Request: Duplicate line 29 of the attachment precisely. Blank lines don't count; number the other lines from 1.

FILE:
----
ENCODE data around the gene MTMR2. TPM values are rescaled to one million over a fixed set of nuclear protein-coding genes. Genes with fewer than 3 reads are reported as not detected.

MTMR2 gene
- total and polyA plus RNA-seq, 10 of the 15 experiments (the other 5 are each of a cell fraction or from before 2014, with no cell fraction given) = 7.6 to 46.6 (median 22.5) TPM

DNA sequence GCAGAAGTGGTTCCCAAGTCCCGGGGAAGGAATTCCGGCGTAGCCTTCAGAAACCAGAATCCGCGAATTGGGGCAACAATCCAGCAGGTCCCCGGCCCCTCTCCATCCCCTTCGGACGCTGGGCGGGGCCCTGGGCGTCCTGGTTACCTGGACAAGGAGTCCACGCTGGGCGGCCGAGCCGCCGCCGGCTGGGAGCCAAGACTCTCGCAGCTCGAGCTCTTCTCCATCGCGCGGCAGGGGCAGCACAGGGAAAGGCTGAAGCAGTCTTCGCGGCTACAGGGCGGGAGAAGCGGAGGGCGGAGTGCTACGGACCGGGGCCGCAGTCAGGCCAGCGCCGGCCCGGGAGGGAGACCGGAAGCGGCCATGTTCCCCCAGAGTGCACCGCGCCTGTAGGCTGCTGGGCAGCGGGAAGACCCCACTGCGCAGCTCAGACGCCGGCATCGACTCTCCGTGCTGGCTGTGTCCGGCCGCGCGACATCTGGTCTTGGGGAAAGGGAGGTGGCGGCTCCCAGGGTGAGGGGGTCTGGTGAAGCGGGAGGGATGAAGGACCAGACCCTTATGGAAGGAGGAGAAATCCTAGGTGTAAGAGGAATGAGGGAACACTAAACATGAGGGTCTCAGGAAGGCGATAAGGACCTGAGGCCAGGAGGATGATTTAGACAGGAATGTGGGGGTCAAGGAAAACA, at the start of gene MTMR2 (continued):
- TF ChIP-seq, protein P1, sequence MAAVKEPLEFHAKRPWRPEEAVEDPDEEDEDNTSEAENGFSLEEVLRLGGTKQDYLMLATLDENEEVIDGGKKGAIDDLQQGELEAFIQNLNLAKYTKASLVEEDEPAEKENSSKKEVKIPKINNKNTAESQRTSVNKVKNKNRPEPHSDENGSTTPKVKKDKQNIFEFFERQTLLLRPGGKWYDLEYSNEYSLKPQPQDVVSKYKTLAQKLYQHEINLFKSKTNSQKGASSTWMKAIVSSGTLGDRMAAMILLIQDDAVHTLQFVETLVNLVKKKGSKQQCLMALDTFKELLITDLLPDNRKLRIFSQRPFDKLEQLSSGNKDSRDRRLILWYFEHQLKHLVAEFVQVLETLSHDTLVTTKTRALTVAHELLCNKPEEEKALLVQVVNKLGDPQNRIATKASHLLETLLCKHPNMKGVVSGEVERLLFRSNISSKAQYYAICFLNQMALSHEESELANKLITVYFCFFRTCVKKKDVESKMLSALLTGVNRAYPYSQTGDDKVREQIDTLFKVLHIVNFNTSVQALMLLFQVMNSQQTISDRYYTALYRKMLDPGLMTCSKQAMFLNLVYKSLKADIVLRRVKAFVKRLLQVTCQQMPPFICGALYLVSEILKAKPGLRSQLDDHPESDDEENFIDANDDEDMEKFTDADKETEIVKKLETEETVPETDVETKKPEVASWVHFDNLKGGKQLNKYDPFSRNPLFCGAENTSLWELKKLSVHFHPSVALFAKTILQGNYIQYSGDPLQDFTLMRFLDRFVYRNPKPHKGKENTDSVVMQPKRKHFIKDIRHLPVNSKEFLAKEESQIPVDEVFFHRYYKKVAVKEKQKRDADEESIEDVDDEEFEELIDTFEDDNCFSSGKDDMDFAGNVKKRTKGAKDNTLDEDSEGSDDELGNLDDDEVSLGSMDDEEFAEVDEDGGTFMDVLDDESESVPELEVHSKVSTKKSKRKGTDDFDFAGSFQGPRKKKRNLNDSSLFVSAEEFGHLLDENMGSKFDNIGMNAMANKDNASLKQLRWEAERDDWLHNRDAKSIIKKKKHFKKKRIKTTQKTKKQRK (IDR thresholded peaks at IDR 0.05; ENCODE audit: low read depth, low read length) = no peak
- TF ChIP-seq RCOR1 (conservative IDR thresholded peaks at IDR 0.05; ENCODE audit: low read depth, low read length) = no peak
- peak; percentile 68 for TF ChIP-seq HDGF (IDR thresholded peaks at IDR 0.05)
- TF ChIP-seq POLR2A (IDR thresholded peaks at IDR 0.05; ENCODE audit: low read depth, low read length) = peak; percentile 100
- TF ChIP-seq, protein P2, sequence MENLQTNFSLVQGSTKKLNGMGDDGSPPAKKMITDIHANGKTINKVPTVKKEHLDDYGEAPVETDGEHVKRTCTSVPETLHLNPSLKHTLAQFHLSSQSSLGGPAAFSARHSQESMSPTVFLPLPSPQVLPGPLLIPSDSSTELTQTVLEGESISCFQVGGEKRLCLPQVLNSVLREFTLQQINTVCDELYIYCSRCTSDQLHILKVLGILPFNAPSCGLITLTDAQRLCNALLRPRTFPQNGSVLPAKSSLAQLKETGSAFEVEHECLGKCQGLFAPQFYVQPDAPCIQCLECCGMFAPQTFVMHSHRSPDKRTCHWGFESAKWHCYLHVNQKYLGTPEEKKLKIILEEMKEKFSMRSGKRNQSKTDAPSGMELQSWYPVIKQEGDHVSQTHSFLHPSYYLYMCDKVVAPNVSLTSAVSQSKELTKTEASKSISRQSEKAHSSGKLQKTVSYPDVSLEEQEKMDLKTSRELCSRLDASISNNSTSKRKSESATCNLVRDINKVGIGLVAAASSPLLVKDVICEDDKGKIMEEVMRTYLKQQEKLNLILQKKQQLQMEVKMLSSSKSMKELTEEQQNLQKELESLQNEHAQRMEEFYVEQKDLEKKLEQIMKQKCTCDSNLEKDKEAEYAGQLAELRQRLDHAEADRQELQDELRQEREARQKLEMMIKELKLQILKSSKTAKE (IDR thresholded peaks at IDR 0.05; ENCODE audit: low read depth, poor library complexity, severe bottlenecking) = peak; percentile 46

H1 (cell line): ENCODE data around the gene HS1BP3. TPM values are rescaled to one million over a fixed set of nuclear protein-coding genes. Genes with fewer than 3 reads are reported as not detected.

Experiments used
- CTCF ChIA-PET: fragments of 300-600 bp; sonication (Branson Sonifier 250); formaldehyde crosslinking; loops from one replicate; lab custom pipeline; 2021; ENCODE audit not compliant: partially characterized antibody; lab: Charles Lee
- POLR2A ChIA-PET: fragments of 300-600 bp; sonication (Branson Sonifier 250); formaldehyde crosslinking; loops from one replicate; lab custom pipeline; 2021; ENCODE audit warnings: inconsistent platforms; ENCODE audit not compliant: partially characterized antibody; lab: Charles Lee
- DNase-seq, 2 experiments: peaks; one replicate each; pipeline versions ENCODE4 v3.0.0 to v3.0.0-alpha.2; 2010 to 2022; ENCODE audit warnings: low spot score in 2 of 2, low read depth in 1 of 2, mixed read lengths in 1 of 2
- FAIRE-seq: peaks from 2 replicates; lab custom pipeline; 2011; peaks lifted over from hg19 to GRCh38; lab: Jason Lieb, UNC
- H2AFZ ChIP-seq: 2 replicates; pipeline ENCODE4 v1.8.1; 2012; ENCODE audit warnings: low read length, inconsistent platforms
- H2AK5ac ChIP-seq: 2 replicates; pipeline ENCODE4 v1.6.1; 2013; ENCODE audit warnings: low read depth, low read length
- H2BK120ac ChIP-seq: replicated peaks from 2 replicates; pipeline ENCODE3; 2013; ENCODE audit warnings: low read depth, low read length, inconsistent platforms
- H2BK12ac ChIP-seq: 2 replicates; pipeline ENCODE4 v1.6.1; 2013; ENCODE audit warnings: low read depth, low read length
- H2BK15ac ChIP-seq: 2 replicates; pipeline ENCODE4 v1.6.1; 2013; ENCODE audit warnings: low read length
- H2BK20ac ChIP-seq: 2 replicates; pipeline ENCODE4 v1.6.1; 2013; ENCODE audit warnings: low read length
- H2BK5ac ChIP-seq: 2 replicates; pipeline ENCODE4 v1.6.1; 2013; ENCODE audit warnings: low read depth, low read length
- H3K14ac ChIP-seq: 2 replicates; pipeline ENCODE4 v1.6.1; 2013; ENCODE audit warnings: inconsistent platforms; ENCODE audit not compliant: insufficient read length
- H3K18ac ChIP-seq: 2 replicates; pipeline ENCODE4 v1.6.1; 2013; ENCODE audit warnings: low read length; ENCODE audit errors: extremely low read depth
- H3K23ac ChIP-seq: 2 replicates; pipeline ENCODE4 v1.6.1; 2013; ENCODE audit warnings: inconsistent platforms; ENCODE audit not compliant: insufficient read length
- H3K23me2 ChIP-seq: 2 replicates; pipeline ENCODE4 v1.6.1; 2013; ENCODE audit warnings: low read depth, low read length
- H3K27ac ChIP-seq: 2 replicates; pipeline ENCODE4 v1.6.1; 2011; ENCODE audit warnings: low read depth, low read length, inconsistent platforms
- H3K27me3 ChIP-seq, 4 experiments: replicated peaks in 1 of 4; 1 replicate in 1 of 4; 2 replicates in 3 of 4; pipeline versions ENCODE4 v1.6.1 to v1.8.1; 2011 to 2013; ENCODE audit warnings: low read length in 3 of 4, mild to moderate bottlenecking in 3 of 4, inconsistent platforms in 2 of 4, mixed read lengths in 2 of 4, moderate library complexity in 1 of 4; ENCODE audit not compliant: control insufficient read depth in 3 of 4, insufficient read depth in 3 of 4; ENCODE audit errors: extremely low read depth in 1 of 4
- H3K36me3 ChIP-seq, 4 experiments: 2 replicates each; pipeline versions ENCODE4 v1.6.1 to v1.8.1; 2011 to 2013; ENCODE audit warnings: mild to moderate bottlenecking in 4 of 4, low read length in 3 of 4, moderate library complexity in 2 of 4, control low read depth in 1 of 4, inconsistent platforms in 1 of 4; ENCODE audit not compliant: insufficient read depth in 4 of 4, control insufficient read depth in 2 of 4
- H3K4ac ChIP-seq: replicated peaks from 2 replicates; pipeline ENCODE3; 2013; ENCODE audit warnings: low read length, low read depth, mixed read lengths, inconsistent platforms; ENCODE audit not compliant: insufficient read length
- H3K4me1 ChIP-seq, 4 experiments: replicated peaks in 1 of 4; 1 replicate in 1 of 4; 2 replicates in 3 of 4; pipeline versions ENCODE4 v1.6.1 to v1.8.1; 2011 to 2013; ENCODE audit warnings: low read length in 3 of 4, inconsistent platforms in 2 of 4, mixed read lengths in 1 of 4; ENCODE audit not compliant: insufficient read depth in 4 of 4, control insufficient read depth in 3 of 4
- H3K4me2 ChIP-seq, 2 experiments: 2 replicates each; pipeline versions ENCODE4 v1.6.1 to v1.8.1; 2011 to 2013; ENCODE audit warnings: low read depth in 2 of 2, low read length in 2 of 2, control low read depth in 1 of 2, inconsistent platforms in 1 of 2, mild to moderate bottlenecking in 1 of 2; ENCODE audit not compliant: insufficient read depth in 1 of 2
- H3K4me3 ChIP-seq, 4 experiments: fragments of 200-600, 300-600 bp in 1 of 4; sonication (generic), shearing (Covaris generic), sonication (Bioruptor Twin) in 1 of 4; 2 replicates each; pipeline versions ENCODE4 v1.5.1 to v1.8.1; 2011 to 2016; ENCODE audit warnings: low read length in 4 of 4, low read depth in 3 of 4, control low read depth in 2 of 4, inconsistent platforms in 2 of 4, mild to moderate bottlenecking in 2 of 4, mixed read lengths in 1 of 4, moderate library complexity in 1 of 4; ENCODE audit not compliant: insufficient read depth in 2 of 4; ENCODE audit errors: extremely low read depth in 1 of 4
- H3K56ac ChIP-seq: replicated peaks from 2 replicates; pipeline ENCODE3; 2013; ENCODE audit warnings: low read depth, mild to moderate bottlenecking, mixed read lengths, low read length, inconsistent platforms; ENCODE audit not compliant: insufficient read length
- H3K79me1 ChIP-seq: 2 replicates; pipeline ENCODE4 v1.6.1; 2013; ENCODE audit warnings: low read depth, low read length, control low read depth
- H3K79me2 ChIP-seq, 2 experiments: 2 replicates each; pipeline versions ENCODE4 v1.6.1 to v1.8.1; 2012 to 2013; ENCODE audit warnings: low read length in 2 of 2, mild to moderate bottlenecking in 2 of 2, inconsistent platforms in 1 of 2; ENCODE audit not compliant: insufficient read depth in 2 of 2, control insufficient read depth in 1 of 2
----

- H3K36me3 ChIP-seq, 4 experiments: 2 replicates each; pipeline versions ENCODE4 v1.6.1 to v1.8.1; 2011 to 2013; ENCODE audit warnings: mild to moderate bottlenecking in 4 of 4, low read length in 3 of 4, moderate library complexity in 2 of 4, control low read depth in 1 of 4, inconsistent platforms in 1 of 4; ENCODE audit not compliant: insufficient read depth in 4 of 4, control insufficient read depth in 2 of 4